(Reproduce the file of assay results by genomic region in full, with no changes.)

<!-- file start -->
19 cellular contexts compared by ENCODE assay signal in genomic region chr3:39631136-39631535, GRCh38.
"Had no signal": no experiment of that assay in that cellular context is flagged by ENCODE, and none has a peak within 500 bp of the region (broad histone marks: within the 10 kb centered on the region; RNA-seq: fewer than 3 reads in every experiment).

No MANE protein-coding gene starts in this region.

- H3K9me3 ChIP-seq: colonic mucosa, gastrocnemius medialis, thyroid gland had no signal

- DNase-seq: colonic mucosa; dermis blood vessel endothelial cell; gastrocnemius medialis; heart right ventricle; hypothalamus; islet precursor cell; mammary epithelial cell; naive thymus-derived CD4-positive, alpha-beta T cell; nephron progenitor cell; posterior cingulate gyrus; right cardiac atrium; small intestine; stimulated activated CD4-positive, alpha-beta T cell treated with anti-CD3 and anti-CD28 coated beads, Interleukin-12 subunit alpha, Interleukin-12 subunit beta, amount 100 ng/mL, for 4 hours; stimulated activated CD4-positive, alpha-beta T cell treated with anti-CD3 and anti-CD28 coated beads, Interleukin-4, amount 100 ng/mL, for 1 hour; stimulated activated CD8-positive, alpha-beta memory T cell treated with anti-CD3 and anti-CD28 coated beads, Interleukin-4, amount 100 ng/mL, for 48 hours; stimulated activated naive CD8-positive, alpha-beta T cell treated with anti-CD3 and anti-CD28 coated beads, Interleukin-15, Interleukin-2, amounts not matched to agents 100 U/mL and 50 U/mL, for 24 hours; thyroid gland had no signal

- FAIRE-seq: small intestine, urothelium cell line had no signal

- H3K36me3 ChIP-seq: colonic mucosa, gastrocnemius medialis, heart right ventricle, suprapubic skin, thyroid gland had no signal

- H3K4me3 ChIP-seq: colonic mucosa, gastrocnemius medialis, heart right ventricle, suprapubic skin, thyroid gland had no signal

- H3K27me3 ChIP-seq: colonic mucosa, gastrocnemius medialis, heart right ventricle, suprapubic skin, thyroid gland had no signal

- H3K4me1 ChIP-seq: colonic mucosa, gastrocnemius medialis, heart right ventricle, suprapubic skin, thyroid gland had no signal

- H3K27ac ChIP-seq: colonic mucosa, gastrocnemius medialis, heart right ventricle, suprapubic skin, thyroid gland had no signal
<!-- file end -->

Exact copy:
19 cellular contexts compared by ENCODE assay signal in genomic region chr3:39631136-39631535, GRCh38.
"Had no signal": no experiment of that assay in that cellular context is flagged by ENCODE, and none has a peak within 500 bp of the region (broad histone marks: within the 10 kb centered on the region; RNA-seq: fewer than 3 reads in every experiment).

No MANE protein-coding gene starts in this region.

- H3K9me3 ChIP-seq: colonic mucosa, gastrocnemius medialis, thyroid gland had no signal

- DNase-seq: colonic mucosa; dermis blood vessel endothelial cell; gastrocnemius medialis; heart right ventricle; hypothalamus; islet precursor cell; mammary epithelial cell; naive thymus-derived CD4-positive, alpha-beta T cell; nephron progenitor cell; posterior cingulate gyrus; right cardiac atrium; small intestine; stimulated activated CD4-positive, alpha-beta T cell treated with anti-CD3 and anti-CD28 coated beads, Interleukin-12 subunit alpha, Interleukin-12 subunit beta, amount 100 ng/mL, for 4 hours; stimulated activated CD4-positive, alpha-beta T cell treated with anti-CD3 and anti-CD28 coated beads, Interleukin-4, amount 100 ng/mL, for 1 hour; stimulated activated CD8-positive, alpha-beta memory T cell treated with anti-CD3 and anti-CD28 coated beads, Interleukin-4, amount 100 ng/mL, for 48 hours; stimulated activated naive CD8-positive, alpha-beta T cell treated with anti-CD3 and anti-CD28 coated beads, Interleukin-15, Interleukin-2, amounts not matched to agents 100 U/mL and 50 U/mL, for 24 hours; thyroid gland had no signal

- FAIRE-seq: small intestine, urothelium cell line had no signal

- H3K36me3 ChIP-seq: colonic mucosa, gastrocnemius medialis, heart right ventricle, suprapubic skin, thyroid gland had no signal

- H3K4me3 ChIP-seq: colonic mucosa, gastrocnemius medialis, heart right ventricle, suprapubic skin, thyroid gland had no signal

- H3K27me3 ChIP-seq: colonic mucosa, gastrocnemius medialis, heart right ventricle, suprapubic skin, thyroid gland had no signal

- H3K4me1 ChIP-seq: colonic mucosa, gastrocnemius medialis, heart right ventricle, suprapubic skin, thyroid gland had no signal

- H3K27ac ChIP-seq: colonic mucosa, gastrocnemius medialis, heart right ventricle, suprapubic skin, thyroid gland had no signal